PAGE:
Kosher salt is also thought to taste purer than table salt. Though it's also processed in man-made salt deposits, the kosher kind is typically free of those anti-caking agents and iodine, which, to the fussy palates among us, can leave a slightly chemical flavor. So if you're looking for salt that doesn't need to be evenly dispersed, Birnbaum suggests going kosher: It costs about the same as table salt, and tastes better. It can also add some crunch and texture to a dish if the crystals haven't dissolved.

But beware: The larger crystals make it less dense than regular table salt, so you have to use more to get the same amount of saltiness.

Here's how the foodie magazine Saveur explains it: "A tablespoon of table salt contains about 25 percent more salt than a tablespoon of coarse sea salt and 50 percent more than one of kosher salt."

At American's Test Kitchen, they've found that different types of kosher salt also have varying levels of saltiness. According to Birnbaum, one teaspoon of table salt is equal to 1.5 teaspoons of Morton's kosher salt and two teaspoons of Diamond Crystal kosher salt. (If you're getting really fussy, you can find equivalency charts for specific brands online — like Morton's here).

Bottom line: If you're using kosher salt, expect to use a bit more for most recipes. (Note: If you are following a recipe, you may want to see if the website or cookbook you're using specifics a salt type — some do.)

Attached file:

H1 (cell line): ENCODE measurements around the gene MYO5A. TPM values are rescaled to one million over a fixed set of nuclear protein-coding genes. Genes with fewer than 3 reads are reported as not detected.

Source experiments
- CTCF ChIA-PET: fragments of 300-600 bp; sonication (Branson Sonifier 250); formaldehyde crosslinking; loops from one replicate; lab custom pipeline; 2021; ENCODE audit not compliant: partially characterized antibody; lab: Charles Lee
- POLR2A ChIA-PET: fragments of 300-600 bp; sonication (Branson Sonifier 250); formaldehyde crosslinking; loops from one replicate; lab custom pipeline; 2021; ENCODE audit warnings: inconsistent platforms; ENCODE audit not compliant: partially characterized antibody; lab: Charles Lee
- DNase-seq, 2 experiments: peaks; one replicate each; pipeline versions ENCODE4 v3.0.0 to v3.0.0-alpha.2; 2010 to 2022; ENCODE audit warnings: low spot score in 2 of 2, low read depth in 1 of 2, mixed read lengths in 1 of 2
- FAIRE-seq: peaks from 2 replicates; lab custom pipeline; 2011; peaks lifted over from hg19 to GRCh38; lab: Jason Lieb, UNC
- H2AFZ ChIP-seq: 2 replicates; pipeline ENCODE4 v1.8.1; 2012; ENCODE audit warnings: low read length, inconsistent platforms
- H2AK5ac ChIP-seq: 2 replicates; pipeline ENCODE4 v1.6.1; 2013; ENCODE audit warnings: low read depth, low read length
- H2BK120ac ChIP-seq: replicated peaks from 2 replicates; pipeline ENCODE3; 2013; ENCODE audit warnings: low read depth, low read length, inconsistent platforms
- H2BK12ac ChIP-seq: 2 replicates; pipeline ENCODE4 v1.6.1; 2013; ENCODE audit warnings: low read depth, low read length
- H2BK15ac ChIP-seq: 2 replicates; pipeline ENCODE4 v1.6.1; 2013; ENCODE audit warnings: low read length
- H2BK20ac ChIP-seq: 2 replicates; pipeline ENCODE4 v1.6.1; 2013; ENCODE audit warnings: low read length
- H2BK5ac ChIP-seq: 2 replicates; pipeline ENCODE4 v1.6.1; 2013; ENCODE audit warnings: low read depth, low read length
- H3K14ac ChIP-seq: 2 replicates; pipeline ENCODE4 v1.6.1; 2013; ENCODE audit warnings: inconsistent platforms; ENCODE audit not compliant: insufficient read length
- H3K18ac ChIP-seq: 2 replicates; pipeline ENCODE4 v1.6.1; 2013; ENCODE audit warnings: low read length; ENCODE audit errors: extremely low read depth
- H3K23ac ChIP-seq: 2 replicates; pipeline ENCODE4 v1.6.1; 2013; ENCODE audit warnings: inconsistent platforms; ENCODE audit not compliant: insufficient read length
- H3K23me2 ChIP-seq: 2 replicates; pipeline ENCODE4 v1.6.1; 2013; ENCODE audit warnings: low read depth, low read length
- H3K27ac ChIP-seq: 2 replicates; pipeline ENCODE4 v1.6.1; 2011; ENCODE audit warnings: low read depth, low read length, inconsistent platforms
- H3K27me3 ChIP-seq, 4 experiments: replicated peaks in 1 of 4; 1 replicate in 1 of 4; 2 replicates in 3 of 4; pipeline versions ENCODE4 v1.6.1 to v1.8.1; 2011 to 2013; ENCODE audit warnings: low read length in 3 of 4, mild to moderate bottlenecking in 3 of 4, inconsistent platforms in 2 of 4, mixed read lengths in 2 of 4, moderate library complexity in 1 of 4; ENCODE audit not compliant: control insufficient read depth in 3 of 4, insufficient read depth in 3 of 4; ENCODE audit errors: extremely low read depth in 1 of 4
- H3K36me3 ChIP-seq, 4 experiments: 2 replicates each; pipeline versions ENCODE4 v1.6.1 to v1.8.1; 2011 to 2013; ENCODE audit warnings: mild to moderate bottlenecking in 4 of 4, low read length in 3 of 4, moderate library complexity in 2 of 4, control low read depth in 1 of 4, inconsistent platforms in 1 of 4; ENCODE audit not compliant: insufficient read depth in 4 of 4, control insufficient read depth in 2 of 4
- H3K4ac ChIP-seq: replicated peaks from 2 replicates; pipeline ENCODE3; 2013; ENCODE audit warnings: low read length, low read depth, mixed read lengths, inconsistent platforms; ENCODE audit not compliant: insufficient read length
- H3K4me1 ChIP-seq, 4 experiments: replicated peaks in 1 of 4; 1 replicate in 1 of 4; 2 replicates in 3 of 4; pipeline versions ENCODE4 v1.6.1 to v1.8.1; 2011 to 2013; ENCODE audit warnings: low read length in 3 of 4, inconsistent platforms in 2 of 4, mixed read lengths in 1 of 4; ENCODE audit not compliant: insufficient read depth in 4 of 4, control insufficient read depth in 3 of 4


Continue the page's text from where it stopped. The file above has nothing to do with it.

When to use fancy sea salts like Maldon

Sea salt is made from evaporated ocean water, usually with minimal processing.

The water source can alter the texture and shape of the sea-salt crystals. "Depending on exactly how they are formed and the trace minerals the contain, their shape can range from moist, clumpy chunks to pyramid-like, lacy flakes with colors ranging from bright pink to pitch black," wrote López-Alt.

In the drying process, minerals — calcium, magnesium, potassium — from the sea water can attach to the sodium chloride. They can add flavor, though they occur in such small amounts, they don't alter the nutritional profile of the salt.

In the cooking process, a lot of these subtle differences are lost. And as Lopez-Alt writes: "If you're using your fancy sea salt to cook with … you may as well replace your toilet paper with dollar bills, because you are flushing all of its good features down the toilet." Touché!

This is why experts typically suggest using sea salt for finishing a dish. "If you have something you want to sprinkle with salt at the end, for that crunch of salt — that's when you want the flakiness of the sea salt," said Birnbaum.

So don't use Maldon — or any other specialty sea salt — to salt boiling pasta water; do consider it adding a pinch of it to a crunchy rice bowl, chicken that's just come out of the oven, or a salad.

Again, you want to be careful about volume here, too: A tablespoon of table salt has about a quarter more salt in it than a tablespoon of coarse sea salt. 

Confession: I started experimenting with Maldon recently. The texture it adds, with its fat, crunchy pyramid-shaped flakes, really appeals to me. Does it taste all that superior to other types of cheaper sea salt? Probably not, and there may even be a less expensive sea salt out there with equally luxurious crystals that I haven't yet discovered.

Oh, and I also salt pretty generously when preparing my own food. Though too much sodium in the diet can be a health concern, the worry is probably misplaced in home cooking. As the Centers for Disease Control and Prevention points out, three-quarters of the sodium Americans consume comes from processed food — not the salt shaker, or Maldon box, at home.